Telegram, which offers much the same features as WhatsApp, is evidence of the fickleness of users. The app is free and heavily encrypted, and is popular in some countries. In Spain, for example, it has risen from its launch last year to be the No.1 communications app in Google's Play store, at the expense of WhatsApp, according to App Annie data.

This, said one executive at a handset company in Spain, was partly because of a viral campaign among users to switch, and partly because many users dumped WhatsApp before they were charged at the end of their first, free year.

GETTING USERS TO USE MORE

Across Asia, the fragmentation is evident to users such as Martin Tomlinson, Asia Pacific director for On Device Research, who says he has installed at least six messaging apps for work: "I need to have at least three of these on my phone because that's how my clients communicate."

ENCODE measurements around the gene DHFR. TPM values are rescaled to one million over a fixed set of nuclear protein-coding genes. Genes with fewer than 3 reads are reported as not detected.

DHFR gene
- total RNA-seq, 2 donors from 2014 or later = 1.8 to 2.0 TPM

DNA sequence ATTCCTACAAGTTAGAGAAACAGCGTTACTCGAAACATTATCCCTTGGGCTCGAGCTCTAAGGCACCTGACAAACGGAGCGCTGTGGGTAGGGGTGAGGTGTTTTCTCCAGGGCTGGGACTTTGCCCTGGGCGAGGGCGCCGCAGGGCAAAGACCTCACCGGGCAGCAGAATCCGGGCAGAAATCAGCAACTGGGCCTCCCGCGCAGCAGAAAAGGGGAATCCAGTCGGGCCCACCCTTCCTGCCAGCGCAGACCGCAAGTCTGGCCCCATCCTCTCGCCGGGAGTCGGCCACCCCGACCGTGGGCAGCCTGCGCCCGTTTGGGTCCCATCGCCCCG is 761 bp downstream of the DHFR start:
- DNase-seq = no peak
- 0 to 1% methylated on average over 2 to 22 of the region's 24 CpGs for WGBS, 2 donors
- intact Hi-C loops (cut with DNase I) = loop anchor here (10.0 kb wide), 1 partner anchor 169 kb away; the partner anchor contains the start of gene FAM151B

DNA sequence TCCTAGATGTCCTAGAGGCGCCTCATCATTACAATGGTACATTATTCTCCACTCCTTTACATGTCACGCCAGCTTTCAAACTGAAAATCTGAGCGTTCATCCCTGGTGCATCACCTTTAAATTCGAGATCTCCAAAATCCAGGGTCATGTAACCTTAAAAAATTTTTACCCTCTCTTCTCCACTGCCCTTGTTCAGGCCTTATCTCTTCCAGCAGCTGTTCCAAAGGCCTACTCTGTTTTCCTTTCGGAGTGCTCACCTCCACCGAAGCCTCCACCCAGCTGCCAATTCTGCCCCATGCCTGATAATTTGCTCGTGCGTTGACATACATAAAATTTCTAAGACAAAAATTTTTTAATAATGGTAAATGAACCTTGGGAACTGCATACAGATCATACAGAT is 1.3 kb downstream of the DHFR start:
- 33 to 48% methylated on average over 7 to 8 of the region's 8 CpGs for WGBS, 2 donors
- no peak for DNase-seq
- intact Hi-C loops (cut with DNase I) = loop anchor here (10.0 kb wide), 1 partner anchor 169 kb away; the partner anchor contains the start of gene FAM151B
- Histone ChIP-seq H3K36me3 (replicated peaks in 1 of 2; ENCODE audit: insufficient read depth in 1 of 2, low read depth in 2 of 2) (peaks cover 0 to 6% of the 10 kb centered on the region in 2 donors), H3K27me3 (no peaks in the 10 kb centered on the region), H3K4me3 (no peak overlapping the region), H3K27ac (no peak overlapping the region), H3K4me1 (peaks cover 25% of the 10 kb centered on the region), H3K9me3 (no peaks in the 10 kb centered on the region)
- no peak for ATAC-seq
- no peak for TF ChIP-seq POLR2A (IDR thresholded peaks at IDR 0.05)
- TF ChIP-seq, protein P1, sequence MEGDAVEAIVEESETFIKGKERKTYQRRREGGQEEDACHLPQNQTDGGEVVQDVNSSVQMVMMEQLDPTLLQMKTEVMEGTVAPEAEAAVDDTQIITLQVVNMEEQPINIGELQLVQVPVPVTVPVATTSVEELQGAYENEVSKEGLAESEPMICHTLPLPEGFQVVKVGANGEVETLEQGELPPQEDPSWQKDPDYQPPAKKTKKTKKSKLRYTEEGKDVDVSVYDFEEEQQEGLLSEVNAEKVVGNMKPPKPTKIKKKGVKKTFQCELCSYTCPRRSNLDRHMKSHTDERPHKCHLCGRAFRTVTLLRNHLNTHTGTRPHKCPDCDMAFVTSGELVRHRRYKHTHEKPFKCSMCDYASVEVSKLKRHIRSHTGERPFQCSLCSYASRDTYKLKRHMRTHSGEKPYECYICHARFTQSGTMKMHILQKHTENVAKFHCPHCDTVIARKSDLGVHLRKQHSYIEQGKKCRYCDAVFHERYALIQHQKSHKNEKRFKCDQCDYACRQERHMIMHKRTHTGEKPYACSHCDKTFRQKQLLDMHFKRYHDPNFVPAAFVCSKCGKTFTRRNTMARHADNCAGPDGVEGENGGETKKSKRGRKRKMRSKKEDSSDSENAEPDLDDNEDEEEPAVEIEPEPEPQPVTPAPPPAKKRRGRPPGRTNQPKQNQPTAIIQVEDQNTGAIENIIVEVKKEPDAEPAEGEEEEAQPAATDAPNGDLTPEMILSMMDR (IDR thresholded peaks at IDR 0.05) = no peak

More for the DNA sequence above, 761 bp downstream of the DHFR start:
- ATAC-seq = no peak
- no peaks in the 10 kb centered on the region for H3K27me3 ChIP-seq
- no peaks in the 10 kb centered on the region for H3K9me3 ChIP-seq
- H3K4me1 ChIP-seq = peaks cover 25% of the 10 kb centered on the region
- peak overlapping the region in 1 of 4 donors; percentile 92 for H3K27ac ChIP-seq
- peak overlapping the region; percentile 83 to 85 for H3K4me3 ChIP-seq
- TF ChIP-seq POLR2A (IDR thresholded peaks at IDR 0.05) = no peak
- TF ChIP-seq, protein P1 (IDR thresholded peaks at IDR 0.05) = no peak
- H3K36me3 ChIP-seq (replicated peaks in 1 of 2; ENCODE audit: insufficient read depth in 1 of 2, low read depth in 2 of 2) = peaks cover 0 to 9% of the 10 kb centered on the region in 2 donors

LINE, for example, considers its top markets as not only Japan but also Taiwan, Thailand and Indonesia. Now, says Simeon Cho, general manager at LINE Plus, which handles LINE's ex-Japan business, the goal is less about winning new users than getting existing ones to use the app more frequently.

Kakao, which started the KakaoTalk messenger service in 2010 and has since grown rapidly to 130 million users, said it was also focusing heavily on Southeast Asia, where there is relatively low smartphone penetration and no dominant messenger service.